Definition of Decoupling Capacitors and its uses

In this article we are going to discuss about what is Decoupling Capacitors and what is its use?

 

Definition of Decoupling Capacitors and its uses


A decoupling capacitor is a capacitor, which is used decouple the critical cells from main power supply, in order to protect the cells from the disturbance occurring in the power distribution lines and source. The purpose of using decoupling capacitors is to deliver current to the gates during switching.

Decoupling provides a low impedance path from the power supply to the ground. Therefore, choosing a low-inductance but high-value capacitor (low impedance) is very important.


Decoupling capacitors serve two purposes:

First, they are sources of charge to devices that are sinking/sourcing HF currents. The caps act like charge buckets, quickly supplying/accepting current, as required by the devices located in the immediate vicinity. Decoupling caps reduce the voltage sags & GND shifts.

Secondly, the capacitors provide a path for the HF return currents on the PWR plane to reach GND. If the capacitors are not available, these currents return to GND through I/O signals or PWR connectors, creating large loops and increasing radiation.

 

Bypass caps self-resonate at a specific frequency & this phenomenon must be considered. For noise signals a few sometimes above the self-resonant frequency, the bypass capacitor becomes inductive & ineffective in filtering these signals. More capacitance is not always better. Leads on components & in IC packages typically add about 8 nH/inch. This is a series LC circuit with the capacitor, causing it to appear as an inductor above the resonant frequency. Generally SMT capacitor installation has about 3 nH of series inductance from all sources.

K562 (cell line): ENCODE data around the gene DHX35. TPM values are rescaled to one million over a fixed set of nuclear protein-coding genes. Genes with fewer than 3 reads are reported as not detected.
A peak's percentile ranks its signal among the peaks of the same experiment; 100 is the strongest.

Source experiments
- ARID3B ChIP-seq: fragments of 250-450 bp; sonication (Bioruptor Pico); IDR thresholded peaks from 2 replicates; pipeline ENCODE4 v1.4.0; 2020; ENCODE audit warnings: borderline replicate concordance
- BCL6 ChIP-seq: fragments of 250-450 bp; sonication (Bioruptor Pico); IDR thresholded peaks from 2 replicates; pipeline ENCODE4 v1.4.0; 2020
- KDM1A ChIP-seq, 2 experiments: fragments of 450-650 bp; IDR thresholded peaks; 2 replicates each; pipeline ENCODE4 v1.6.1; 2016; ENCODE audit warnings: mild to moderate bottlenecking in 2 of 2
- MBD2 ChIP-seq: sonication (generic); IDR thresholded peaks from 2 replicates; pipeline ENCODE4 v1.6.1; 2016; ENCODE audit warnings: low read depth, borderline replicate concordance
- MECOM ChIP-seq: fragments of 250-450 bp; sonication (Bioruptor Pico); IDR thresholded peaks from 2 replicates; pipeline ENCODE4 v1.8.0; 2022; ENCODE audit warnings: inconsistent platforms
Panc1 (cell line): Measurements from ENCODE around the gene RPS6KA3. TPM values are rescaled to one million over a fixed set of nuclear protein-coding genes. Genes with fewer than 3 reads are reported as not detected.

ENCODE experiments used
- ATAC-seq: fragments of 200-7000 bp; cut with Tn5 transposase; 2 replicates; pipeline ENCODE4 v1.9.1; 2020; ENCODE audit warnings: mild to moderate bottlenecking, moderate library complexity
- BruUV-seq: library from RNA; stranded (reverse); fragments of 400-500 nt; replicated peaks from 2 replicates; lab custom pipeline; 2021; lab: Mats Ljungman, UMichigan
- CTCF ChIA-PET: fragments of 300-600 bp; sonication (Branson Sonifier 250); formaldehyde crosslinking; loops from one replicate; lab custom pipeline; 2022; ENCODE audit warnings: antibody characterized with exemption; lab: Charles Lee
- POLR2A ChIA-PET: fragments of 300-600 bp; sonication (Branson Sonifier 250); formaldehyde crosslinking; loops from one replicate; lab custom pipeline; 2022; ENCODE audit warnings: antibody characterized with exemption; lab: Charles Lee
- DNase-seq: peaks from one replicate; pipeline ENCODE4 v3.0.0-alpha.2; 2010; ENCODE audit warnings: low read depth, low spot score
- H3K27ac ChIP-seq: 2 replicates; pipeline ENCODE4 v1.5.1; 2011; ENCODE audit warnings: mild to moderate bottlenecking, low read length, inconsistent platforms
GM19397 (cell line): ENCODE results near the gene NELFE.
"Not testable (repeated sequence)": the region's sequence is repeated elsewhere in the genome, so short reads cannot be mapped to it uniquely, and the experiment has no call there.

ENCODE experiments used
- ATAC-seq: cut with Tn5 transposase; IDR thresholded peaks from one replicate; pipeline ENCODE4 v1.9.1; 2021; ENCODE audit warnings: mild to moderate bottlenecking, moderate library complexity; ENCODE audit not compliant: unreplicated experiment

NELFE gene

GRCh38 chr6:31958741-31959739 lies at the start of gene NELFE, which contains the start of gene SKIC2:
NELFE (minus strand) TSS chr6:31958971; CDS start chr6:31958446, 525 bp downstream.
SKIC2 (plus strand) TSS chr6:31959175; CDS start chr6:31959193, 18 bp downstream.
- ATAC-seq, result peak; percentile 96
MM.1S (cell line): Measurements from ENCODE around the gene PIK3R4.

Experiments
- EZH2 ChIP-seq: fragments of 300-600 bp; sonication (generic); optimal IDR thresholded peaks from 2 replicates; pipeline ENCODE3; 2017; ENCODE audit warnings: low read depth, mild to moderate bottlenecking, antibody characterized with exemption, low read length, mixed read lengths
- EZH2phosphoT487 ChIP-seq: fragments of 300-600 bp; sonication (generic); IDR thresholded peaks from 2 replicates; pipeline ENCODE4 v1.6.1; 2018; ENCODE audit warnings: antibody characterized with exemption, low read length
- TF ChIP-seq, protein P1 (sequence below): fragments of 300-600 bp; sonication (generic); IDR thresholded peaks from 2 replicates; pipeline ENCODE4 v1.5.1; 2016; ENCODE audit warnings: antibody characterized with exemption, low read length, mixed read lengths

Thus, 100 pF caps typically are adequate for RF bypassing on many current products. With a total inductance of 3 nH, these caps resonate at about 290 MHz. However, 500 pF caps with a total inductance of 3 nH will resonate at about 130 MHz & must be used with care in high-speed systems.

 

·         Keep the trace lengths less than 0.2 inches.

·         Adhere to the recommended bypass requirements specified by the component mfrs.

·    It is best to try to use for bypass capacitor at each component. However, If it is not possible to bypass every active component, skip the slower devices in the interest of the HF devices.

·       Alternate 2 values of bypass capacitors. Always be sure the values are different by at least 2 orders of magnitude. Like that 0.1 uF and 0.001 uF capacitors could be used.

·         Distribute the bypass capacitors in a checkerboard pattern.

·      Carefully match the type & value of capacitor to the range of frequencies it must bypass (i.e., tantalum caps are more effective at HFs than aluminum caps, & caps of different values are effective at different frequency).

·     Use SM bypass caps. They are more effective than TH caps because they eliminate inductive leads.

·     Each bypass capacitor should have its own via to GND & PWR. The lead inductance can’t be totally place leads inside the IC, but it can be minimized.

·      Bypass all Power leads with large capacitor  (for example 22 uF) where the Power first enters the board. • Don’t use feed through holes between the bypass capacitor & the circuitry, its intended to decouple. This is generally applicable to high-speed digital circuitry such as Schottky or ECL, or low level analog circuit.

 

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